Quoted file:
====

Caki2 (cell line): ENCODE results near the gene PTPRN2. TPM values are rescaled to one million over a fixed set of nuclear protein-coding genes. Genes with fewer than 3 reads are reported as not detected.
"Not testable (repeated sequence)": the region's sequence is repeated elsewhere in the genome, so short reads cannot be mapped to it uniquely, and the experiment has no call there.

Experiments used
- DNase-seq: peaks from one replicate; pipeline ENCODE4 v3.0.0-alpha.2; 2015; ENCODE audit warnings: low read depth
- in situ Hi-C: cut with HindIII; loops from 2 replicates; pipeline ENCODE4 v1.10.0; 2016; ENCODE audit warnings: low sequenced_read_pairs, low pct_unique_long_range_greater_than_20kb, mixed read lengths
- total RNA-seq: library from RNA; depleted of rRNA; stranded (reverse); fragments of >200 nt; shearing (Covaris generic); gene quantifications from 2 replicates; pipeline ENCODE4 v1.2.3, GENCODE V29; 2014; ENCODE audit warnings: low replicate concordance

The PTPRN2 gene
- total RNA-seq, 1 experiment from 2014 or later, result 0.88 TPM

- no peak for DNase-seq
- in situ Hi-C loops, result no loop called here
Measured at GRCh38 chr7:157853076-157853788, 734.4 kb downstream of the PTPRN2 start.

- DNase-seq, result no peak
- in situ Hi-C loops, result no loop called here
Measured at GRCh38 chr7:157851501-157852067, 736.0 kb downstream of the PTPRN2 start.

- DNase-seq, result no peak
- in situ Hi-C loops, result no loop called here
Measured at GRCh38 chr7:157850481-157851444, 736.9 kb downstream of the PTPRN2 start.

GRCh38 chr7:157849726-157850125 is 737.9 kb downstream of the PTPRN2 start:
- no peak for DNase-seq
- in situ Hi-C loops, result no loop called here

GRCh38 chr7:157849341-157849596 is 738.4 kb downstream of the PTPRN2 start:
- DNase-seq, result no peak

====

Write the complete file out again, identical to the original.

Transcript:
Caki2 (cell line): ENCODE results near the gene PTPRN2. TPM values are rescaled to one million over a fixed set of nuclear protein-coding genes. Genes with fewer than 3 reads are reported as not detected.
"Not testable (repeated sequence)": the region's sequence is repeated elsewhere in the genome, so short reads cannot be mapped to it uniquely, and the experiment has no call there.

Experiments used
- DNase-seq: peaks from one replicate; pipeline ENCODE4 v3.0.0-alpha.2; 2015; ENCODE audit warnings: low read depth
- in situ Hi-C: cut with HindIII; loops from 2 replicates; pipeline ENCODE4 v1.10.0; 2016; ENCODE audit warnings: low sequenced_read_pairs, low pct_unique_long_range_greater_than_20kb, mixed read lengths
- total RNA-seq: library from RNA; depleted of rRNA; stranded (reverse); fragments of >200 nt; shearing (Covaris generic); gene quantifications from 2 replicates; pipeline ENCODE4 v1.2.3, GENCODE V29; 2014; ENCODE audit warnings: low replicate concordance

The PTPRN2 gene
- total RNA-seq, 1 experiment from 2014 or later, result 0.88 TPM

- no peak for DNase-seq
- in situ Hi-C loops, result no loop called here
Measured at GRCh38 chr7:157853076-157853788, 734.4 kb downstream of the PTPRN2 start.

- DNase-seq, result no peak
- in situ Hi-C loops, result no loop called here
Measured at GRCh38 chr7:157851501-157852067, 736.0 kb downstream of the PTPRN2 start.

- DNase-seq, result no peak
- in situ Hi-C loops, result no loop called here
Measured at GRCh38 chr7:157850481-157851444, 736.9 kb downstream of the PTPRN2 start.

GRCh38 chr7:157849726-157850125 is 737.9 kb downstream of the PTPRN2 start:
- no peak for DNase-seq
- in situ Hi-C loops, result no loop called here

GRCh38 chr7:157849341-157849596 is 738.4 kb downstream of the PTPRN2 start:
- DNase-seq, result no peak